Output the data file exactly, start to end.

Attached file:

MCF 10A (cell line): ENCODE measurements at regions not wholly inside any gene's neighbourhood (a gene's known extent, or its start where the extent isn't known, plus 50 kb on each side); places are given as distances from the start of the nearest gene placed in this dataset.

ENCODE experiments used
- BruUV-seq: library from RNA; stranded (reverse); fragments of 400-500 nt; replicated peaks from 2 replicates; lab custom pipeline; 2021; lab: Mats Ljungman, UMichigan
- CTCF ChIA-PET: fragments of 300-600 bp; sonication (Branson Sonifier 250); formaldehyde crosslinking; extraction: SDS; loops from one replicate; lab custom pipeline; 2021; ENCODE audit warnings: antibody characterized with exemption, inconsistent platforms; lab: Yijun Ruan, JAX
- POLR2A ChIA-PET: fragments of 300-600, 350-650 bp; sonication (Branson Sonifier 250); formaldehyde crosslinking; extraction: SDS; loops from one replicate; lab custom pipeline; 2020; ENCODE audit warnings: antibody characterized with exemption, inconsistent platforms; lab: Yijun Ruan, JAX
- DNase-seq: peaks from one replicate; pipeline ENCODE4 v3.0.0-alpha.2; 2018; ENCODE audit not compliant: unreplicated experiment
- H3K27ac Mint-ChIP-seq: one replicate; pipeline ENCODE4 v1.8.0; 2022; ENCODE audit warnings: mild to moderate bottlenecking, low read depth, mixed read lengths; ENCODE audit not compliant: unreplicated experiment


MCF 10A (cell line): ENCODE measurements at regions not wholly inside any gene's neighbourhood (a gene's known extent, or its start where the extent isn't known, plus 50 kb on each side); places are given as distances from the start of the nearest gene placed in this dataset.

ENCODE experiments used
- BruUV-seq: library from RNA; stranded (reverse); fragments of 400-500 nt; replicated peaks from 2 replicates; lab custom pipeline; 2021; lab: Mats Ljungman, UMichigan
- CTCF ChIA-PET: fragments of 300-600 bp; sonication (Branson Sonifier 250); formaldehyde crosslinking; extraction: SDS; loops from one replicate; lab custom pipeline; 2021; ENCODE audit warnings: antibody characterized with exemption, inconsistent platforms; lab: Yijun Ruan, JAX
- POLR2A ChIA-PET: fragments of 300-600, 350-650 bp; sonication (Branson Sonifier 250); formaldehyde crosslinking; extraction: SDS; loops from one replicate; lab custom pipeline; 2020; ENCODE audit warnings: antibody characterized with exemption, inconsistent platforms; lab: Yijun Ruan, JAX
- DNase-seq: peaks from one replicate; pipeline ENCODE4 v3.0.0-alpha.2; 2018; ENCODE audit not compliant: unreplicated experiment
- H3K27ac Mint-ChIP-seq: one replicate; pipeline ENCODE4 v1.8.0; 2022; ENCODE audit warnings: mild to moderate bottlenecking, low read depth, mixed read lengths; ENCODE audit not compliant: unreplicated experiment